• An improvement in the number of audit reports being qualified or including explanatory paragraphs (for example, reporting breaches of law) compared to last year. For 2006/07, 288 of the 4090 audit reports we issued (7.0%) were qualified or included explanatory paragraphs, compared to 2005/06 when 371 reports of the 4063 we issued (9.1%) were qualified or included explanatory paragraphs.
  • Increased acceptance of annual audit management report recommendations made by Audit New Zealand to entities this year (64%) compared to last year (53%). We consider this is because many of our recommendations last year related to preparation for IFRS, which many entities had not considered. Only 1% of our recommendations were rejected this year, compared to 8% last year.
  • A high proportion of our assessments remaining unchanged of central government entities for the five particular aspects of financial and service performance we rank based on our annual audit work. Sixteen assessments were higher than last year, while 25 were lower. In future, we will be reporting assessments under a new framework that is designed to be simpler and easier to understand.

Overview of performance - Service performance achievement

Below we provide a snapshot of our achievements in delivering services against the measures and targets we set in our annual plan.

Audits and other assurance services

2006/07 Actual 2006/07 Forecast 2005/06 Actual
Number of audits completed 4090 3865 4063
Number of audits in arrears at year end 360 310 315
Management reports sent within 6 weeks 95% 100% 96%
Costs $58.6m $59.8m $43.0m


We were concerned to see that the number of audits in arrears increased in 2006/07. This occurred because of giving priority to other work at the expense of some smaller audits. We intend to monitor and manage audits in arrears more closely in 2007/08, and have set ourselves a target at 30 June 2008 of having no more than 10% of audits in arrears being due to inaction on our part.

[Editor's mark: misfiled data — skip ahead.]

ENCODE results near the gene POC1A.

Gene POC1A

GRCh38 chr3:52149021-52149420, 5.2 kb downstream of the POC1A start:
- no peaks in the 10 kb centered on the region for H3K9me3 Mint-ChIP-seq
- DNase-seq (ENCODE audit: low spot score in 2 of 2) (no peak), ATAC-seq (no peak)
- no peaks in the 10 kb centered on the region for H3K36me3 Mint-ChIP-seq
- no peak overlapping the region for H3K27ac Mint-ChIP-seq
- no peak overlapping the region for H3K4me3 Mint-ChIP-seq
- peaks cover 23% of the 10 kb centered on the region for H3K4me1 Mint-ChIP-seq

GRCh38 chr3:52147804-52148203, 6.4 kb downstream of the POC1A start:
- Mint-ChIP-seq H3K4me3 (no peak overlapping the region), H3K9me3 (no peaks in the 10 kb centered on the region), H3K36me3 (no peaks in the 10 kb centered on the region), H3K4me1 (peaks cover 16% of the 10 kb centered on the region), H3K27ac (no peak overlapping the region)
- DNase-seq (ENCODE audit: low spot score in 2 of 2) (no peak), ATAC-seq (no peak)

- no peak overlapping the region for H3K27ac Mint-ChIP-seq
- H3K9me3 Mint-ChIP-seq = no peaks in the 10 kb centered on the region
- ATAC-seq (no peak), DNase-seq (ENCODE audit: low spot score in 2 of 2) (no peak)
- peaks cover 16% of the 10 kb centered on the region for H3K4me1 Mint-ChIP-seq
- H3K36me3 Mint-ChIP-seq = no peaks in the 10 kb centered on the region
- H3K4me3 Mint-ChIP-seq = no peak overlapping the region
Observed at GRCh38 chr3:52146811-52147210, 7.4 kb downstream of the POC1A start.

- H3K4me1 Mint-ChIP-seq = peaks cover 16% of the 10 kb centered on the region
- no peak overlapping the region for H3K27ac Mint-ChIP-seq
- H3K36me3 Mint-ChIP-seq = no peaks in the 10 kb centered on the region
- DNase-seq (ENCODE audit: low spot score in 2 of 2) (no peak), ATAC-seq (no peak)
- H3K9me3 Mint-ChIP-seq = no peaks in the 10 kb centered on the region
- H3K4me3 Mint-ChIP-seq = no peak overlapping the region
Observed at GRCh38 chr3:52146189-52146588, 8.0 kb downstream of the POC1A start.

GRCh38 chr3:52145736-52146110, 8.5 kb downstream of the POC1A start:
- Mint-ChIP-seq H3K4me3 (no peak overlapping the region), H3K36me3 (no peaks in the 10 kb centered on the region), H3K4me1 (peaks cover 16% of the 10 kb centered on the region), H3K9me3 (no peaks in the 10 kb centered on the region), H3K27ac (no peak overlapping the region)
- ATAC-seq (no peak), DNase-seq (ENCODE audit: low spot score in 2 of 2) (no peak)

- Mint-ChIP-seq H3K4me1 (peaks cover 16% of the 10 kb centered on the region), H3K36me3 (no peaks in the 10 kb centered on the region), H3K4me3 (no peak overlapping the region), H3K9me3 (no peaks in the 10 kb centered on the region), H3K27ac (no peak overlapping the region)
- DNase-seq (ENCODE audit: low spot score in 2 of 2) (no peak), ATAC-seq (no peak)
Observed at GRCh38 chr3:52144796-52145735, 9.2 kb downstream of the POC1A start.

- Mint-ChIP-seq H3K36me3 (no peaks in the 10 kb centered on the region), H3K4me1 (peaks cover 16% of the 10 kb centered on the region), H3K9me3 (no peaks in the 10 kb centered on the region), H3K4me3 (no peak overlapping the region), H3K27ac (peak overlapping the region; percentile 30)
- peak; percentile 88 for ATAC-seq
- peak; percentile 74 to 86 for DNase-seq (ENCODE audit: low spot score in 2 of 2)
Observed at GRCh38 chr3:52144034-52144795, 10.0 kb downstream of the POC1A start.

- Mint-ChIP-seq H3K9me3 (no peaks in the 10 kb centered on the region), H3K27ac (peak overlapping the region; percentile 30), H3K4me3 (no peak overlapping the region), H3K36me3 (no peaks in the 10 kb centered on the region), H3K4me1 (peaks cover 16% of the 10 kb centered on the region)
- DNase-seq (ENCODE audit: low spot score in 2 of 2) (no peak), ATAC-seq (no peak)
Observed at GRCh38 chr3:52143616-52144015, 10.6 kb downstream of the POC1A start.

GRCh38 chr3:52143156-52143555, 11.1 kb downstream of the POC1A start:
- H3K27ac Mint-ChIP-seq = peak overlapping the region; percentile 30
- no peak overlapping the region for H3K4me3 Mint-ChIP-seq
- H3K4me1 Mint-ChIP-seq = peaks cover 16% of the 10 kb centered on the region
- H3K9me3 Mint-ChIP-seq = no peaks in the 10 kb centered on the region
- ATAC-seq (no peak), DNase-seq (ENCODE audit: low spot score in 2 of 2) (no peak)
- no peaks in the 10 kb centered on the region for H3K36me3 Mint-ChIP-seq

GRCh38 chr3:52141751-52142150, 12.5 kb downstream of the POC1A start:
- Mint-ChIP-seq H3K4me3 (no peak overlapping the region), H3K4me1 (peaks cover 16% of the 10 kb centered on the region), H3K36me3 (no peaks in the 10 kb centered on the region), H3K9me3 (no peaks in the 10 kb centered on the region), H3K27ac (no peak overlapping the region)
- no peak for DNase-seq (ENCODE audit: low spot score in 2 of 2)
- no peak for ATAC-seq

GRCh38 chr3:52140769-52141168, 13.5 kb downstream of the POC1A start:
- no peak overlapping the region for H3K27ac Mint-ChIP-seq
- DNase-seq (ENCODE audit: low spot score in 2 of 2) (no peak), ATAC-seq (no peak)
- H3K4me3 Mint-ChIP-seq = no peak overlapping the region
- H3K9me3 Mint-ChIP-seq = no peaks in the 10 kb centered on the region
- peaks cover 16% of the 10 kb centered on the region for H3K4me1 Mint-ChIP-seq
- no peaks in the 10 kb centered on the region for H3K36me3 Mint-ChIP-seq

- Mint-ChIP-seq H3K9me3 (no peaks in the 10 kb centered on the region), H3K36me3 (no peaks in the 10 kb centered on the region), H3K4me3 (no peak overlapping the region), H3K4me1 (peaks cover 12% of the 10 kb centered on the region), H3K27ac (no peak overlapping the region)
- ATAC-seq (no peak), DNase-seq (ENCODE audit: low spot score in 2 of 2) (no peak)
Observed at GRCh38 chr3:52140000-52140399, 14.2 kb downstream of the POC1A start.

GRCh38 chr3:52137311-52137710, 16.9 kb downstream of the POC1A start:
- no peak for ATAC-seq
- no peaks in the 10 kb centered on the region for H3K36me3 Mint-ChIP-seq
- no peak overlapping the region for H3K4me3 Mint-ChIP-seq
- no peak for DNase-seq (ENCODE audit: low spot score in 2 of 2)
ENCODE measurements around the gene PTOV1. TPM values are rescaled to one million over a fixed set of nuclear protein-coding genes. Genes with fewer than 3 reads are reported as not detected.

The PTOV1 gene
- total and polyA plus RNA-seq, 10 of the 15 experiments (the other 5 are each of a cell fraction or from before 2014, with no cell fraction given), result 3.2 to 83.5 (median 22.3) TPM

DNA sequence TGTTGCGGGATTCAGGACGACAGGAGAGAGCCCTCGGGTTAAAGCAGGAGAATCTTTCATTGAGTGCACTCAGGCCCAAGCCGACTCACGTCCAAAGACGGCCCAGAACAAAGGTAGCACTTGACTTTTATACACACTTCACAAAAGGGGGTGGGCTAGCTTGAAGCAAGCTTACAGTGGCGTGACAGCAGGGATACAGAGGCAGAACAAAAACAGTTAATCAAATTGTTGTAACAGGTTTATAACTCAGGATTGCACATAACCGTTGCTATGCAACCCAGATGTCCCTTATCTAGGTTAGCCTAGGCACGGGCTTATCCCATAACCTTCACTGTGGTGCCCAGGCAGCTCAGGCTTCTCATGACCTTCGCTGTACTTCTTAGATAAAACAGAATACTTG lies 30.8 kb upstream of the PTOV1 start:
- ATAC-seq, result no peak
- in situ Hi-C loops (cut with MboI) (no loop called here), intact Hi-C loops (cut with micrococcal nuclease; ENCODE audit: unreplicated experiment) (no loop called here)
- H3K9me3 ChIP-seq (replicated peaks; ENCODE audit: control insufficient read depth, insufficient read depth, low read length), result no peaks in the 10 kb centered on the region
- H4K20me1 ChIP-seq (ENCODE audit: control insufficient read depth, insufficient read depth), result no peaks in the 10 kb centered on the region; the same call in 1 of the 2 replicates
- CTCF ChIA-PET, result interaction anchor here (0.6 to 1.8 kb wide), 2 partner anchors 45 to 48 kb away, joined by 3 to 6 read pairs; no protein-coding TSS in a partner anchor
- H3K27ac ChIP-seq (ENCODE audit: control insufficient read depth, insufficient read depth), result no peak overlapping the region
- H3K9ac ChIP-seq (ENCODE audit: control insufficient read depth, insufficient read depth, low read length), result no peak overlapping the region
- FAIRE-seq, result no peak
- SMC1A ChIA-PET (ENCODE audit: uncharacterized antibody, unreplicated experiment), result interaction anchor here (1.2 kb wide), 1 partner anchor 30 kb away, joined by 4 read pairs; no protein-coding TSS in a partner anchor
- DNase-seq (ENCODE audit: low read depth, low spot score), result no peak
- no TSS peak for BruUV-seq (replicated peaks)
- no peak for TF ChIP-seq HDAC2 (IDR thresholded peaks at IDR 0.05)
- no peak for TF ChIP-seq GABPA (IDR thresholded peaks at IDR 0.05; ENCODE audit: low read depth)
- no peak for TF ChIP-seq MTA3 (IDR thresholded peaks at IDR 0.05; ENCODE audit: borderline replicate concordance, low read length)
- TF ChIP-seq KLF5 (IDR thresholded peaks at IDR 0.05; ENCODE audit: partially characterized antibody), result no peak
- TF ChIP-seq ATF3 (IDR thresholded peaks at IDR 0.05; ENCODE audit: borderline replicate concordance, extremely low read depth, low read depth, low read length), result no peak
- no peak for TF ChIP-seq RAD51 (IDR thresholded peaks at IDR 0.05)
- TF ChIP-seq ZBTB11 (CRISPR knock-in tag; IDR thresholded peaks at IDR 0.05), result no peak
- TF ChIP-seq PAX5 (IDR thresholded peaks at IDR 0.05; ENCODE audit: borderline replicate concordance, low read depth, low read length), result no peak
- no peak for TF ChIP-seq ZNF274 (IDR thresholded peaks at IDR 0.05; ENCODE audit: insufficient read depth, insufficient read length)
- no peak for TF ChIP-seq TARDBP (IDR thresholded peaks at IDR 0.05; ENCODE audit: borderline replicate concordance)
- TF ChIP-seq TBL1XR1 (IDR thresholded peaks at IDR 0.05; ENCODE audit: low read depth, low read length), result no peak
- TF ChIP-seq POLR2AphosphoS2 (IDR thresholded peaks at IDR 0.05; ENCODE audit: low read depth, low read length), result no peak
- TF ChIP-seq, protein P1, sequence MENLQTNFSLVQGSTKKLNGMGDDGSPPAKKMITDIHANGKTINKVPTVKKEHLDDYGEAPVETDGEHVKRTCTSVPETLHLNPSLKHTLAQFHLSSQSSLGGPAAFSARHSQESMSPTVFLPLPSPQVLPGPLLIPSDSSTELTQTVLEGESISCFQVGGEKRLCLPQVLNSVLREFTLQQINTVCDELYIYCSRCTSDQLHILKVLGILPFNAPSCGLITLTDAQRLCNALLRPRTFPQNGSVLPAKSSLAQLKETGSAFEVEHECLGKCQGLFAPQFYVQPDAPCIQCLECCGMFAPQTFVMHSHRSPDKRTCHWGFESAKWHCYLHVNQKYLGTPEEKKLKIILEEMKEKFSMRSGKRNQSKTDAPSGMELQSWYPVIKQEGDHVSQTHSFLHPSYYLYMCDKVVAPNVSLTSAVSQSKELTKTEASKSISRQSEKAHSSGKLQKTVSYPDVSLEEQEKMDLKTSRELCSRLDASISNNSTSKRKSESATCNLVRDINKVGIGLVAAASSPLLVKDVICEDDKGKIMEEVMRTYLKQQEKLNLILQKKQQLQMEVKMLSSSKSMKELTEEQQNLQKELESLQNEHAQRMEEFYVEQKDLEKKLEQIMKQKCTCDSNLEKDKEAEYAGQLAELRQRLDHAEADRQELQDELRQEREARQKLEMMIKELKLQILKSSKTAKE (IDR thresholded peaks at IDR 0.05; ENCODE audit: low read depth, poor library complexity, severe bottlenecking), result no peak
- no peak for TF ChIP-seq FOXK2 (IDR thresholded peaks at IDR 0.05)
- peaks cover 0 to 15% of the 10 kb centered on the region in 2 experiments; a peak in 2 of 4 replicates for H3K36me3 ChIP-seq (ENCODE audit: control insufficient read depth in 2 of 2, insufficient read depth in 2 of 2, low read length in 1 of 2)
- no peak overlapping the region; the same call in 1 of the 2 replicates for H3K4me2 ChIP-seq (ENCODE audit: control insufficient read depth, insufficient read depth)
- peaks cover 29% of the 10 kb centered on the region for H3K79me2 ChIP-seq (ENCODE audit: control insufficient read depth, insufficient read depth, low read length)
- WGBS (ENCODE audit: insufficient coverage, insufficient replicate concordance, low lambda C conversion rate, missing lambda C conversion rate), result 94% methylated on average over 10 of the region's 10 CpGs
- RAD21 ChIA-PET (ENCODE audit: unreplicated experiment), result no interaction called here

We carry out quality assurance on the work performed by our appointed auditors each year, with the intention of reviewing all our appointed auditors during a three-year period. In 2006/07, 43 quality assurance reviews were carried out. The majority of the work we reviewed was of a good standard. We have provided feedback to the small number of auditors for whom we had concerns, and are following up to assess whether there has been improvement.

Parliamentary services, performance audits and other studies, and inquiries

2006/07 Actual 2006/07 Forecast 2005/06 Actual
Number of public reports issued 22 21-23 25
Number of reports to select committees 143 125-150 128
Responses to requests for inquiries 250 210-260 228
Costs $8.8m $9.1m $8.7m


A full list of the public reports we issued is included in the Annual Report, and copies of the reports are available on our website:

The 22 public reports issued are made up of reports to Parliament on the results of annual audits (2), on the results of LTCCP audits (1), on major inquiries (1), and on performance audits (18). Since 2004/05, we have received additional funding from Parliament to increase the number of performance audits we carry out. The 18 performance audit reports we published in 2006/07 is the highest number we have ever completed in a single year.

The following graph shows results from our annual stakeholder feedback survey. Most of our ratings from this survey continue to be very positive. However, the ranking of how effectively stakeholders felt we worked with them was down from 100% last year to 89% this year. Comments from our stakeholders suggested this resulted from the effects of staff turnover.

Stakeholder feedback

Stakeholder feedback.

Our reports, advice, and responses to inquiries are subject to a range of external and internal quality assurance to ensure that they are well prepared. In all cases, the results of this quality assurance work confirmed that our work was of good quality.

Controller function

The Controller function of the Auditor-General provides independent assurance to Parliament that expenses and capital expenditure of government departments and Officers of Parliament have been incurred lawfully, for purposes within their intended scope. Monthly statements (between September 2006 and June 2007) are provided by the Treasury for our review. We take action on any breaches or suspected breaches in accordance with the Auditor-General’s mandate and standards, and with a Memorandum of Understanding with the Treasury. In 2006/07, we fully met our measures and targets for our Controller function work.

Financial performance and financial position*

The revenue we earned was: 67,674 69,031 51,840
We received this revenue from the following sources: